4:54pm

Wed September 26, 2012
Around the Nation

'Wanna Go To The Dance?' Is SO Passe. Try YouTube

Andrew Forsyth, a high school junior, devised an elaborate scheme to ask his girlfriend, Maddy Powell, to their high school's homecoming dance.
Gigi Douban for NPR

She doesn't know what's about to happen, but this is a moment high school junior Maddy Powell has been waiting for.

She's sitting in her Advanced Placement biology class, and her boyfriend, Andrew Forsyth, is finally going to pop the question.

Don't worry — he's not asking for Maddy's hand in marriage. But what Andrew has planned is perhaps as elaborate as a marriage proposal.

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4:54pm

Wed September 26, 2012
It's All Politics

Another Iowa Judge Faces Ballot Box Battle Due To Same-Sex Marriage Ruling

Originally published on Wed September 26, 2012 5:27 pm

Iowa Supreme Court Justice David Wiggins, right, faces a retention vote Nov. 6.
Charlie Neibergall AP

A battle is under way in Iowa over whether a state Supreme Court justice can keep his job.

Critics have launched an all-out campaign to throw him off the bench because of his ruling three years ago clearing the way for same-sex marriage. The judge's supporters are fighting back, but they may need to get over their reluctance to mix politics and the judiciary.

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4:18pm

Wed September 26, 2012
The Two-Way

UC OKs $1 Million Settlement In Pepper-Spray Suit

Originally published on Thu September 27, 2012 5:44 am

Nov. 18, 2011: Occupy protesters get sprayed at University of California Davis.
Thomas K. Fowler AP

4:10pm

Wed September 26, 2012
The Two-Way

Army Brigadier General Faces Sexual Misconduct Charges

Originally published on Thu September 27, 2012 6:42 am

Months after his sudden removal from his post in Afghanistan, Army Brig. Gen. Jeffrey Sinclair has been charged with multiple violations of the military's Uniform Code, ranging from wrongful sexual conduct to several rules violations.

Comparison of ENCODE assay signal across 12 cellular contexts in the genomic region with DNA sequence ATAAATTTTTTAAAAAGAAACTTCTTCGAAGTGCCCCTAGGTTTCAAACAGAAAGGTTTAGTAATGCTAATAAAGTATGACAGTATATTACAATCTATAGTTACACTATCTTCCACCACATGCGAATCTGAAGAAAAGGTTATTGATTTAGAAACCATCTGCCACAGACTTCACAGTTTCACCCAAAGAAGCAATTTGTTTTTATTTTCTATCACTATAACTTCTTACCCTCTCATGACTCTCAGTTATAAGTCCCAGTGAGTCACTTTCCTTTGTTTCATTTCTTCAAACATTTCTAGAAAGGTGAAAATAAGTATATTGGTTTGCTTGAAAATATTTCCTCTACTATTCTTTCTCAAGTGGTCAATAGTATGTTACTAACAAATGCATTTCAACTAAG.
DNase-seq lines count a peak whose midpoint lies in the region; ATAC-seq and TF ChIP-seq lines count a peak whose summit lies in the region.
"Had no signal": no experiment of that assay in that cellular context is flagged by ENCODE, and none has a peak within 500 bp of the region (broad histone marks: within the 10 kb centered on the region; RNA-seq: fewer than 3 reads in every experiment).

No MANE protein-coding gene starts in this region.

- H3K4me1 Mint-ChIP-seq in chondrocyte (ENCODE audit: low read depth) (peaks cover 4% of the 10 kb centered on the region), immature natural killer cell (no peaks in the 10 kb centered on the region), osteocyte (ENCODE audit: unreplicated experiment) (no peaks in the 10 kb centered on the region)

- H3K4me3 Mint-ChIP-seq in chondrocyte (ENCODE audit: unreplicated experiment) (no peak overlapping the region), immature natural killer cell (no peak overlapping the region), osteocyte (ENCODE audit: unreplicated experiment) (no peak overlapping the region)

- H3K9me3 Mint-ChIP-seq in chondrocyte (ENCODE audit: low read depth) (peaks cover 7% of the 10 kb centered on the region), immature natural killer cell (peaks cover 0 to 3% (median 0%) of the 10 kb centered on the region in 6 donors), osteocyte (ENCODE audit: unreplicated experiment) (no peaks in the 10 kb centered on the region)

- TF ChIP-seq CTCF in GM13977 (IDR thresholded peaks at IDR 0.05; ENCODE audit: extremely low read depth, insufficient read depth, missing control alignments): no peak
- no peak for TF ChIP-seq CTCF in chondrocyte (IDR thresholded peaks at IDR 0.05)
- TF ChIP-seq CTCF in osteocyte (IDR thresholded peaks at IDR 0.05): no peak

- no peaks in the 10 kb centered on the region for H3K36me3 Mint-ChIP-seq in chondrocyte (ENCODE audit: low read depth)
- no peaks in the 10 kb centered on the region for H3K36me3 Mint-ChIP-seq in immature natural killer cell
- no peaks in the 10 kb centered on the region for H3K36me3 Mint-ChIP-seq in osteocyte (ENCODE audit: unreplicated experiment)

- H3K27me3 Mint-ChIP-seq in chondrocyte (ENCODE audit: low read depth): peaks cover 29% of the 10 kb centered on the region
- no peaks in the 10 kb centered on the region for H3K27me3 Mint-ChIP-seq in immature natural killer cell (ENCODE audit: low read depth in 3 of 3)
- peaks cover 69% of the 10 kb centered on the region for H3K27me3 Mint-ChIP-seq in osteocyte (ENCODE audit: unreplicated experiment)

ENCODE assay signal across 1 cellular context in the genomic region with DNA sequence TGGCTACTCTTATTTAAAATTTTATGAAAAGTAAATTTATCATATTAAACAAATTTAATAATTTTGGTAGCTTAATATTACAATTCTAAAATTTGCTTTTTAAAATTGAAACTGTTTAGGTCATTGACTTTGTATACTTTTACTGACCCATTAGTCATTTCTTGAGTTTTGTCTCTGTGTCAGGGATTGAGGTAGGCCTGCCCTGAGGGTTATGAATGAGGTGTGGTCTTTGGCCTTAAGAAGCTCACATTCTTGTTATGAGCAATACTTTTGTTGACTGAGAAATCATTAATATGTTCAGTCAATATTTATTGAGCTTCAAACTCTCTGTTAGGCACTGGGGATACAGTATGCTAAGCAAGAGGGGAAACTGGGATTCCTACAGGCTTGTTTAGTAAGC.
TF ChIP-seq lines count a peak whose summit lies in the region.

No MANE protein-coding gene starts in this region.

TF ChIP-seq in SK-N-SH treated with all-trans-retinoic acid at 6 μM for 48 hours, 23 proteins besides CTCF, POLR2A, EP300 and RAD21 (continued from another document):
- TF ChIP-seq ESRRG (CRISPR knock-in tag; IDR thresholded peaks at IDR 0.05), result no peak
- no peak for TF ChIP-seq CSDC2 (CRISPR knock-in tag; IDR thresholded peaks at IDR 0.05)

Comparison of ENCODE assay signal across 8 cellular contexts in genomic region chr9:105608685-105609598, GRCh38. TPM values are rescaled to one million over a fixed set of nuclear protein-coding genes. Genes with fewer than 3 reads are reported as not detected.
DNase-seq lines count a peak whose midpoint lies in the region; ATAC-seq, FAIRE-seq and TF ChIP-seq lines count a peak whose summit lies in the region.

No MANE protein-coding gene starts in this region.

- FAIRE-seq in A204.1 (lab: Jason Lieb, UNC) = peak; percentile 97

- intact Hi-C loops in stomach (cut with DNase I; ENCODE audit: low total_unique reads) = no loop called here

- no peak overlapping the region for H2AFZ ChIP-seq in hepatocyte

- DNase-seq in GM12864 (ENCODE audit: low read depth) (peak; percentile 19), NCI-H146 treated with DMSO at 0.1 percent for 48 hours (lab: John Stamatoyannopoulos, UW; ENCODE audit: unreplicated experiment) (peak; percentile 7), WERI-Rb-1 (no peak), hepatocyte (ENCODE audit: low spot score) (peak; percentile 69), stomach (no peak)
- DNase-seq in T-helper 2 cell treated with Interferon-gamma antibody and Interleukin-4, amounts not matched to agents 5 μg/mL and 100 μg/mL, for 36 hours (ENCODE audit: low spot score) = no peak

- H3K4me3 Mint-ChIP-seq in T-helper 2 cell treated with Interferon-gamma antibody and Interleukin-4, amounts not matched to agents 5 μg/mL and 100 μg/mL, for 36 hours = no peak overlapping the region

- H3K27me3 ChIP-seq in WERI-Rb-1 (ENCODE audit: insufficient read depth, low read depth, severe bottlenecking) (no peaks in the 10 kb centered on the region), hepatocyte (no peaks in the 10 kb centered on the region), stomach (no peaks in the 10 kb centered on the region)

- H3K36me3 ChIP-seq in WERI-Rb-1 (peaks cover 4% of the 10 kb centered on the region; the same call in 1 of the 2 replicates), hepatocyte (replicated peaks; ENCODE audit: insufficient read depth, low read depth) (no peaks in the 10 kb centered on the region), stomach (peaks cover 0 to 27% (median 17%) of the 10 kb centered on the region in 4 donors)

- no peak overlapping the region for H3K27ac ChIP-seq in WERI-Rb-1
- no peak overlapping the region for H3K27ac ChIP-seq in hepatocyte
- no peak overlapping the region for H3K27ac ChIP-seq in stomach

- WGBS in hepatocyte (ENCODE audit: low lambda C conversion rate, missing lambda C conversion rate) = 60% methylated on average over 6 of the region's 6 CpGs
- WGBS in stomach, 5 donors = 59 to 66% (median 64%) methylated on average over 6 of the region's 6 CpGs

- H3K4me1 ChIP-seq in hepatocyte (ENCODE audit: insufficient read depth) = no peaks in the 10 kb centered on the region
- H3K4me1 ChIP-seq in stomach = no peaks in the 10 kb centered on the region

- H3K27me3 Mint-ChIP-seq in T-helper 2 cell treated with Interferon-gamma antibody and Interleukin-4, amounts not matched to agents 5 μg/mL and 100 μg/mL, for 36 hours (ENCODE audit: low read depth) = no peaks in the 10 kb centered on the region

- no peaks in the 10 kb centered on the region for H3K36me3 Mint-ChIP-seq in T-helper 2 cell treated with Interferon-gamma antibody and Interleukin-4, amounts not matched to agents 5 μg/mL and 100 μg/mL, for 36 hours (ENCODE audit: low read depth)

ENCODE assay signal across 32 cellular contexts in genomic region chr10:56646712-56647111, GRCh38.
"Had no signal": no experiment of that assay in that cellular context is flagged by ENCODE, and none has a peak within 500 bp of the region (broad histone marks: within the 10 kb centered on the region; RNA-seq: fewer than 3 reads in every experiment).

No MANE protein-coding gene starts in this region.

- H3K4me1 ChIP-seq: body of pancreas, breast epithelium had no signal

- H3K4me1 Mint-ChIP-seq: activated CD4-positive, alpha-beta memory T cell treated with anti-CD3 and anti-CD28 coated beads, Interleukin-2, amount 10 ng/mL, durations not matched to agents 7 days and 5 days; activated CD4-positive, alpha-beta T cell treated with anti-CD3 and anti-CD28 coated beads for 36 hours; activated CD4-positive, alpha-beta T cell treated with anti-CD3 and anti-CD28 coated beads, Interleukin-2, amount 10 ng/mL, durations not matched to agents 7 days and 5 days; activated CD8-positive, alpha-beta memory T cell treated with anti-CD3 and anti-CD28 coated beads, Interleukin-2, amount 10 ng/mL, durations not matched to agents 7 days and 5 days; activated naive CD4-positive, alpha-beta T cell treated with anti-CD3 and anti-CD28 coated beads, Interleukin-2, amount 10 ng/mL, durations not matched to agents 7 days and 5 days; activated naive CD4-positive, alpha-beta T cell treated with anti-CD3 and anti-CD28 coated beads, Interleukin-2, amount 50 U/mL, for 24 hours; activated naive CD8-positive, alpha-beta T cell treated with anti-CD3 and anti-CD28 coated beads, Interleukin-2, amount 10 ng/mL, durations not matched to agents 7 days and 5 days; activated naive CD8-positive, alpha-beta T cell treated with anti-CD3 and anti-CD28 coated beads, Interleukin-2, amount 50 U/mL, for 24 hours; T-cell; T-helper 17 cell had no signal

For our Newscast desk, NPR's Tom Bowman reports that "Sinclair faces multiple counts of sexual misconduct and maltreatment of subordinates, as well as charges he violated orders by possessing alcohol and pornography while deployed."

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4:01pm

Wed September 26, 2012
It's All Politics

One Way To Avoid Political Ads: Watch 'Dancing With The Stars'?

Originally published on Wed September 26, 2012 4:41 pm

Pamela Anderson performs with Tristan MacManus on Dancing With the Stars: All-Stars. Anderson was the first contestant eliminated on the show this season.
Adam Taylor ABC

It's no secret that TV watchers in swing states are getting flooded, bombarded, practically drowned in political ads.

According to data from Kantar Media, as of a week ago, nearly 700,000 political ads had aired throughout the country during the general election campaign. The estimated spending on those ads: $395 million.

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3:59pm

Wed September 26, 2012
It's All Politics

New Groups Make A Conservative Argument On Climate Change

Originally published on Thu September 27, 2012 9:22 am

Former South Carolina Republican Rep. Bob Inglis now runs the Energy and Enterprise Initiative.
Energy and Enterprise Initiative

One topic you don't hear much about from Republican presidential nominee Mitt Romney is climate change. Like so much else, it's become politically divisive, with polls showing Republicans far less likely to believe in it or support policies to address it.